What did "democracy" precisely mean to the Soviets, if they considered communism to be democratic? Did they mean that the way the country was for the people, and therefore democratic?

Mr Bunch writes

I don't think they argued about their interpretations of democracy although they certainly understood it differently.  Stalin was happy to have it in the text since it allowed a common statement to be issued on Poland. Meanwhile, he could begin to manipulate the subsequent elections without there being much his allies could do. As for interpretations of democracy, the Western allies understood it to involve multi-party elections whereas Stalin believed that democracy could be achieved through a single party system.

Br  decol

Long Q

I'd like to know what happened exactly in Malaya. I know the USA supported Britain to stay there because of the communist threat, but I'd like to have precisions about this threat. Malaya was divided between Chinese community, Malay community and Indian community, and at the time China hadn't yet fallen to communism, however the Malayan Peoples Anti-Japanese Army was Chinese and communist-dominated. That is what I have understood, but after that I find it confusing. What is it about the equal rights for Chinese that Britain promised and btw Chinese and Indian later? I don't grasp how it was that Malaya finally gained independence, because even though the Malayan Chinese Association, the United Malays' National Organisation and the Malayan Indian Congress formed a coalition in 1953, the communist threat still existed no ? Was it in 1955 when the Malay Federation was created that Malaya was considered independent, or was it in 1957 ? What is there exactly to remember about Malaya?

Mr Bunch writes

The important thing to emphasize is that Britain did not intend to keep Malaya and independence was promised not long after India's. It was just a question of the type of independence and the process. Britain wanted to leave Westminster-style parliamentary democracy. This was not favoured by the Malays because it would give the Indians and Chinese too much influence. First delay. Then, there was no question of leaving a situation favourable to Communism (essentially Chinese Communism). Second delay. The British were prepared to fight against that (General Temple) but not for long. It was too expensive. By having the elections and leaving, they took away the official reason for Chinese resistance.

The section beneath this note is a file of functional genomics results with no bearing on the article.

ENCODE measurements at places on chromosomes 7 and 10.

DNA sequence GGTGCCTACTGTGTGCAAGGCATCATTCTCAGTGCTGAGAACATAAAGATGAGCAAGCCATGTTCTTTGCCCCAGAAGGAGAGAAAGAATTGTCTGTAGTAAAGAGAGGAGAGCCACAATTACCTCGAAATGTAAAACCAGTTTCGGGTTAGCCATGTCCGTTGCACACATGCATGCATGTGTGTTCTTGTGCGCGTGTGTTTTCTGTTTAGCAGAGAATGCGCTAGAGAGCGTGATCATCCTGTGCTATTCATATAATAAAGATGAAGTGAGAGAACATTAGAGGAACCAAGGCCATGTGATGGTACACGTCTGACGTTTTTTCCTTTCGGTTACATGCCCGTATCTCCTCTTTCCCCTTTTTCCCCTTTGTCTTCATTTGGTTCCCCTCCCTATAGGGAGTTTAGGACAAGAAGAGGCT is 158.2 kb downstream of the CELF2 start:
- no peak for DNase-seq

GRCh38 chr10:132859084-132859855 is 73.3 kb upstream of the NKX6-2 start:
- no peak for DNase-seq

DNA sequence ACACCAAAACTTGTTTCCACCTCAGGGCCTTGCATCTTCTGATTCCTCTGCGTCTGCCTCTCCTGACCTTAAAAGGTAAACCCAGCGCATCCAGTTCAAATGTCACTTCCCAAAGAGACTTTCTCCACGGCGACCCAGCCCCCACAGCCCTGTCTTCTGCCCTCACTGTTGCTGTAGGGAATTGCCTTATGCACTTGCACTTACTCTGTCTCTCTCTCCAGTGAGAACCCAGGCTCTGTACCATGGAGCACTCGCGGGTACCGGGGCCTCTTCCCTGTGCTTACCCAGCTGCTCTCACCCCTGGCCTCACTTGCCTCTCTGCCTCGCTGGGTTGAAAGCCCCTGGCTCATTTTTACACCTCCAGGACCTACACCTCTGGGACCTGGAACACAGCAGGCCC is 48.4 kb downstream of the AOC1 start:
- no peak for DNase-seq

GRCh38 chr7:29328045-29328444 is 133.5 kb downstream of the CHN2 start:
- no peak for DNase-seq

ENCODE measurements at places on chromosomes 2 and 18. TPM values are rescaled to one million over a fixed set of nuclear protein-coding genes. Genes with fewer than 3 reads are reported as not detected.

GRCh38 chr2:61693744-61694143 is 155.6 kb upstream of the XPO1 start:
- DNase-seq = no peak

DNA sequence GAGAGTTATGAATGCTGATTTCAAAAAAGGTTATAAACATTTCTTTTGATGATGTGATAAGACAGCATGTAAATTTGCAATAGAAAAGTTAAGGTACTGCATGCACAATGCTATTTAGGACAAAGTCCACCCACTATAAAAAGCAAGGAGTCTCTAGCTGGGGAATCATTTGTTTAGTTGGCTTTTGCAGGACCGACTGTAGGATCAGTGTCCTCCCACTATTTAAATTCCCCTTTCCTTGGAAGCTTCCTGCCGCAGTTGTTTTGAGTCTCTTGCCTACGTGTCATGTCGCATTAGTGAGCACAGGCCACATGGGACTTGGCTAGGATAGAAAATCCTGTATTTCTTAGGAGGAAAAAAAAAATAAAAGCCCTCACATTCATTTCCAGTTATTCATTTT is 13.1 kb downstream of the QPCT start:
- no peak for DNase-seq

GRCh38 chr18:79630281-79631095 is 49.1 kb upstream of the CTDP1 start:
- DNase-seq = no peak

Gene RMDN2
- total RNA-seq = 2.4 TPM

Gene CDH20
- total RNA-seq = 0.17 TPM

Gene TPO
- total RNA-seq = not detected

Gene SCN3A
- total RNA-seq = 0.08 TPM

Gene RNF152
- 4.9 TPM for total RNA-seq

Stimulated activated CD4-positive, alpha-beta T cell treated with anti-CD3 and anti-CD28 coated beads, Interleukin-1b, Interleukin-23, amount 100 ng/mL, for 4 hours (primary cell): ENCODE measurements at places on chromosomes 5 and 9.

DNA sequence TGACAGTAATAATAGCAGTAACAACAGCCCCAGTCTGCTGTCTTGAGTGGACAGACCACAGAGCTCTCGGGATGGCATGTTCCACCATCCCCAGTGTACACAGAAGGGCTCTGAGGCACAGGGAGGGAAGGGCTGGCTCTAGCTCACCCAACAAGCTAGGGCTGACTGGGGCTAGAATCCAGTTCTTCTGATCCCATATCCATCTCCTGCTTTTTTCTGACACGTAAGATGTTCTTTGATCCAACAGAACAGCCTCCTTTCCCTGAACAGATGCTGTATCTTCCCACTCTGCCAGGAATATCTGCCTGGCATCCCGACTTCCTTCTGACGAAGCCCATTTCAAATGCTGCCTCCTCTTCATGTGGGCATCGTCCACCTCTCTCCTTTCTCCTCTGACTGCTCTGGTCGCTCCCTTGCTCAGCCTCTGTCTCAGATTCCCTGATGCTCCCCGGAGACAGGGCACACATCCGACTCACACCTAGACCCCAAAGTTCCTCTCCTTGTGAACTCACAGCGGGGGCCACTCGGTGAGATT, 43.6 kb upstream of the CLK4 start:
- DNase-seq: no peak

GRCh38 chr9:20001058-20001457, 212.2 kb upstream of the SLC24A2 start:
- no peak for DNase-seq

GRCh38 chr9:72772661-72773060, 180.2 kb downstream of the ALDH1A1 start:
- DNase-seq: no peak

In my readings about the Korean War, the role of China is sometimes emphasised and sometimes completely ignored; and I don't know what to make of that.

Mr Bunch writes

It's difficult to know why some books, especially textbooks, simply discuss the role of the USSR and whether it did or didn't back North Korea. I suppose it's normal, though, since not even 'Time' questioned that orthodoxy. In July 1950, I read in Time, "An 83 year old man in Los Angeles...had an urge to call up Joe Stalin and ask what he was up to...." But as the story unfolded, China starts to become more of the focus. "Time" in December is saying something different to what it discussed in July. Its map shows China as the threat and there are articles about the rise of Mao and Communism. It emphazises that China is Communist from 1949. The advance of Communism must have seemed terrifying to the US and many others. Of course, the USSR was the prime suspect in backing N Korea but MacArthur still wanted to take out China before being stopped by Truman. And then...China invaded and the war was nearly lost. In the end the UN held on but China had become a major world player. As Time, 11/12/50 wrote: "His (Mao's) armies are giving the most powerful nation on earth the worst beating in its military history........Radio Peking last week blared the order of the Red day, exhorted Mao's men on: "The imperialist armies under the command of MacArthur await their fate of being totally crushed...The entire people of Korea, of China of Asia and the whole world are watching your glorious struggle with unbounded respect." Once History books, too, get on describing the war, China takes a central role and reflect why people at the time talked of "The Yellow Peril".